Sunday, December 7, 2008

Indictment by 'Bureaucrats' to 'Second-Guess Split-Second Decisions Made by Honorable Men'

Headlines too hot for the bureaucrats? That's what the federal government's indictment of five decorated military veterans looks like. The vets were guarding a US diplomat on contract for Blackwater last year when they got into a firefight at Nisoor Square in Baghdad.

Seventeen Iraqi civilians died, and it has not been established who killed them. Blackwater provided evidence that its armored vehicles had been hit by gunfire; one was disabled from hostile shots during the September 16, 2007 incident.

The Iraqi Ministry of Interior publicly accused the Blackwater men of murder, even though it presented no evidence. Most reporting and commentary is based on the ministry's unsubstantiated allegations.

The military veterans can't speak for themselves, so their defense lawyers are fighting back on their behalf.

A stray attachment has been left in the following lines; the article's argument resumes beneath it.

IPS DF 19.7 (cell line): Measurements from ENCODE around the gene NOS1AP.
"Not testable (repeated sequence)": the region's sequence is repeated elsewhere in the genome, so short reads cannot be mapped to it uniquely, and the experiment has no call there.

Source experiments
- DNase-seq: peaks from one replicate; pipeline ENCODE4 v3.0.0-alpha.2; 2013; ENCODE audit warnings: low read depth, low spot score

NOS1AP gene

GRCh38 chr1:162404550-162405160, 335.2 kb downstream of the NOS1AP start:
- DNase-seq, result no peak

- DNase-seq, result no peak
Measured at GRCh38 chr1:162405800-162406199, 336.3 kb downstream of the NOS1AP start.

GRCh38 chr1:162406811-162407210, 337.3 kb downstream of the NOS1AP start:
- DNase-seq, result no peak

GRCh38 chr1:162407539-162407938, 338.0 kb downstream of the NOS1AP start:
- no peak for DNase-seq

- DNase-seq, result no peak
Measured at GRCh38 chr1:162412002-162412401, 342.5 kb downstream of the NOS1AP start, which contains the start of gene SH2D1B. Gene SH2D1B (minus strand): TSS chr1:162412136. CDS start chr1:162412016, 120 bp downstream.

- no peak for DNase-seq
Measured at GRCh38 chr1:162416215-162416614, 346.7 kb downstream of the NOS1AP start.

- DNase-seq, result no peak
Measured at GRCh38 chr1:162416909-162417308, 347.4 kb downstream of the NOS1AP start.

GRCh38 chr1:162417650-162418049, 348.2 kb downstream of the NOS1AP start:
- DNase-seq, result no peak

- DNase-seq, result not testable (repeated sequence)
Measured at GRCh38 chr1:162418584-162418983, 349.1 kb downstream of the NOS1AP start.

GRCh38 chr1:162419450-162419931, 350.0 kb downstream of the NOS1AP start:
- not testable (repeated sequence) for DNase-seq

"The indictment is an effort by bureaucrats in Washington to second-guess split-second decisions made by honorable men during a firefight in the most dangerous neighborhood in the world," says Tom Connolly, who represents Nick Slatten, a former sergeant in the Army's 82nd Airborne who served two combat tours in Iraq prior to working for Blackwater to protect US diplomats.

"Once the jury understands the events of Sept. 16, they are not going to do what the Department of Justice is doing - which is second-guessing honorable men in a firefight," Connolly adds in a Washington Post report. "Even if they have jurisdiction, we will prevail when we meet them on the facts."

The US Attorney's office and the Justice Department won't comment. A year ago, a former US Attorney said the government would have to "shoehorn the facts" in order to make a case against the men.

A lawyer for Dustin Heard, a former Marine who served in Afghanistan and Iraq prior to joining Blackwater, says the men committed no crime but "were defending themselves and their comrades who were . . . receiving fire from Iraqis they believed to be enemy insurgents."

The US is prosecuting the veterans as individuals. Blackwater is not a defendant in the case, but has been standing by its men. (In cases of clear wrongdoing Blackwater has not hesitated to hand over its personnel to federal authorities and to assist prosecutors.)

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